Alternative Therapies for Addiction

Alternative Therapies for Addiction

Using alternative therapies as part of an addiction treatment program is hardly “alternative” anymore. Many addiction treatment centers now boast offerings such as biofeedback, yoga, biochemical restoration treatments (strategically restoring nutritional balance), herbal remedies and a variety of meditation practices including Transcendental Meditation, Mindfulness Meditation and Qigong. In addition, researchers are now taking seriously these once academically shunned options.

Here’s why you might want to consider some alternatives in your recovery program:

  • Acupuncture is Sanctioned by WHO for Treatment of Drug Abuse

According to an NIH report in the online journal Evidence-Based Complementary and Alternative Medicine (Feb. 2012), in 1996, the World Health Organization (WHO) listed 64 medical problems that were considered suitable for acupuncture treatment, including the treatment of drug abuse. Acupuncture stimulates release of the brain chemical dopamine, and evidence suggests that this can help reduce cravings for illicit substances in addicts. It has become one of the most widely used alternative treatments for substance abuse, often included as part of a detoxification program.

The National Acupuncture Detoxification Association (NADA), a not-for-profit training and advocacy organization was started in 1974 to encourage the use of standardized acupuncture protocol for a variety of behavioral health issues, including addictions.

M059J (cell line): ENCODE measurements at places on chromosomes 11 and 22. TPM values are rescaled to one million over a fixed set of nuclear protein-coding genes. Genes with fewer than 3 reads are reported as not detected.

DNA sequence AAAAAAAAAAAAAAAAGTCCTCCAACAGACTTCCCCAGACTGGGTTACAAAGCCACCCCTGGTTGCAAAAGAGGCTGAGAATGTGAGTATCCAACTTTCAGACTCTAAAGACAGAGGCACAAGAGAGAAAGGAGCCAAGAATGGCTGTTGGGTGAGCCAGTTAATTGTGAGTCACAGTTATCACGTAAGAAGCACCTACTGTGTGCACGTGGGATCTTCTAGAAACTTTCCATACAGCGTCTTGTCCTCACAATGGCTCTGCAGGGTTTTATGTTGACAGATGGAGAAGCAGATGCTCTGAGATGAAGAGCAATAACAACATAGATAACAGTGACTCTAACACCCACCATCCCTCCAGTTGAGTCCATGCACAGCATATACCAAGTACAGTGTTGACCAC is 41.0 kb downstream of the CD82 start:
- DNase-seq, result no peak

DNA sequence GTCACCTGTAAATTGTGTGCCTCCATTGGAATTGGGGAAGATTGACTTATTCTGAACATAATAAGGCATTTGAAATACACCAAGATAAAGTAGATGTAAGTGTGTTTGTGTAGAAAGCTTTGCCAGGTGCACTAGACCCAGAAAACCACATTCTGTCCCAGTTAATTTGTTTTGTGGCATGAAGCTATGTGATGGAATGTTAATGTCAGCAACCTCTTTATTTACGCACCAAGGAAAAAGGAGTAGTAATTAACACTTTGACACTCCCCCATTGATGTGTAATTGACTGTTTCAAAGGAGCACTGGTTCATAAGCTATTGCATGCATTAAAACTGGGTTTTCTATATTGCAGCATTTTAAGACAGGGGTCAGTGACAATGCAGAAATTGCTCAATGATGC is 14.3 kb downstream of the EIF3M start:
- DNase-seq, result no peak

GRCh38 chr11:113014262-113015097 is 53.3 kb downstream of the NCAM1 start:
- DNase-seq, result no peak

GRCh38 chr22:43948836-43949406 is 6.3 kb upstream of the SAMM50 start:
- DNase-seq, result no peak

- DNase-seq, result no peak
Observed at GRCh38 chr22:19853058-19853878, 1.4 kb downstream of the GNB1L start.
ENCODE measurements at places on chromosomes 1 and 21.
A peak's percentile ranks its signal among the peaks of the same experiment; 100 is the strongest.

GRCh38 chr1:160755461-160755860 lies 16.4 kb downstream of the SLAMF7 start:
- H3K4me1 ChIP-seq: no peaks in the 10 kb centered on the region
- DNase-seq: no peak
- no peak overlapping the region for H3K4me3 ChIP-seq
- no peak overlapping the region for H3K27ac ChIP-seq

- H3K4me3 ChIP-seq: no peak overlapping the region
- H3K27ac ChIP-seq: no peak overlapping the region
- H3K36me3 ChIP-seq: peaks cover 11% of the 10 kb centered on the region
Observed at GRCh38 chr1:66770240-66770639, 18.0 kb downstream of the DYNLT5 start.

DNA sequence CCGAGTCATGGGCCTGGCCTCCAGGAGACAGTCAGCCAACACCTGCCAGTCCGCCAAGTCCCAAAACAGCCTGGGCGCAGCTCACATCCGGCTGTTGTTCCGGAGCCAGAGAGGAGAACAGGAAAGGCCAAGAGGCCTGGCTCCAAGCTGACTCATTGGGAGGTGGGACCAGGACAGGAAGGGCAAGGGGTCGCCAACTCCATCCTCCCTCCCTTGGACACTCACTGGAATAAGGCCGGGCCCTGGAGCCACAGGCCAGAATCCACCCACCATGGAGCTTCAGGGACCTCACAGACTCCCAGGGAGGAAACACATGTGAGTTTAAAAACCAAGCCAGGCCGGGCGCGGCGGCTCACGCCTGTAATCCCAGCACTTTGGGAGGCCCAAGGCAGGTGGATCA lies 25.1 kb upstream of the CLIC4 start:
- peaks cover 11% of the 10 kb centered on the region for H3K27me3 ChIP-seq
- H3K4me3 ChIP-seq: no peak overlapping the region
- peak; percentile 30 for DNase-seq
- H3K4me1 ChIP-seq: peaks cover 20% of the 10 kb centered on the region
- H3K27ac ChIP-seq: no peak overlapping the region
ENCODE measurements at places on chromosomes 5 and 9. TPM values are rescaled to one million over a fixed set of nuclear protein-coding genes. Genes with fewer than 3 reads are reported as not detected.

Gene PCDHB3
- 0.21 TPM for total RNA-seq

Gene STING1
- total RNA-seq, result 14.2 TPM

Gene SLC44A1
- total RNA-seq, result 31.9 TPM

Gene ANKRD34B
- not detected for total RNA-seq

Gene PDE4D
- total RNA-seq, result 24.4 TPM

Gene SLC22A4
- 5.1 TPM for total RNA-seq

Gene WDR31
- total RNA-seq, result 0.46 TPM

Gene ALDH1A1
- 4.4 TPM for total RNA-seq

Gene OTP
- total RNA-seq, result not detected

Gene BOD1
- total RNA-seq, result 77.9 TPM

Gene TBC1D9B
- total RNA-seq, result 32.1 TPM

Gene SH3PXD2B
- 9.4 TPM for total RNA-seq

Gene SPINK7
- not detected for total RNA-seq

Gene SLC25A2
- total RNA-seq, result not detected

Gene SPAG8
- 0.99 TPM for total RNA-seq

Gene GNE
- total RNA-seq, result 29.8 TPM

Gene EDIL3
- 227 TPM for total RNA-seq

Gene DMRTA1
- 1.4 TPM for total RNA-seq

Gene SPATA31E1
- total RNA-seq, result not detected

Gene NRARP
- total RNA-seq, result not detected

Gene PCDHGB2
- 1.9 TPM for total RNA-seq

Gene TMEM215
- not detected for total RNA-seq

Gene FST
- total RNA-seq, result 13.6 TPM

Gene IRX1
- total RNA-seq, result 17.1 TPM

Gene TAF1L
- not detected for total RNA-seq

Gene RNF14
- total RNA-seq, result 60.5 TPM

• Biofeedback Can Rehabilitate Damaged Brain Waves

Biofeedback, which involves connecting a person to electrical sensors in order to generate information (feedback) about what is happening in that person’s body (bio). There are different types of biofeedback that measure breathing, heart rate, temperature etc., but the type most often used in substance abuse treatment is brainwave biofeedback, sometimes called neurofeedback.

There are different types of biofeedback that measure breathing, heart rate, temperature etc., but the type most often used in substance abuse treatment is brainwave biofeedback, sometimes called neurofeedback.-Rita MiliosAn article in Applied Psychophysiology and Biofeedback (Mar. 2008) reported tentative findings to suggest that biofeedback could be an effective protocol to predict the likelihood of relapse for addicts in treatment. Reduced alpha brain waves (associated with relaxation) and increased beta brain waves (associated with arousal) were found more often in subjects who relapsed within six months of treatment.

By providing feedback about when success is achieved, brain wave biofeedback training can teach subjects to increase their own production of alpha – and sometimes even theta – brain waves (ones that are produced in the deepest of relaxation states).

Brainwave biofeedback training is a promising new protocol that has also shown promise in reducing symptoms of depression. It is believed that slower, more relaxed brain waves induce mental states where access to greater insight becomes available to the subject, and that such heightened insight can enhance recovery.

  • Yoga Aligns the Body, Mind and Spirit and Increases Inner Peace

Yoga, which means “union” in Sanskrit, uses a focus on breath, posture and meditation to increase the production of positive brain chemicals and provide relief from stress, anxiety and depression. According to an article, Yoga as Adjunct Therapy for Substance Use by April Dawn Ricchuito, DD, MSW (Social Work Today; Vol. 12 No. 5), Alan Leshner, PhD, formerly of the National Institute on Drug Abuse, believes that yoga can restore brain chemistry that has been “hijacked” by substance use.

Practice of yoga “asanas,” or postures, also helps recovering addicts increase awareness and reduce impulsiveness, and therefore lead to decisions to make positive changes.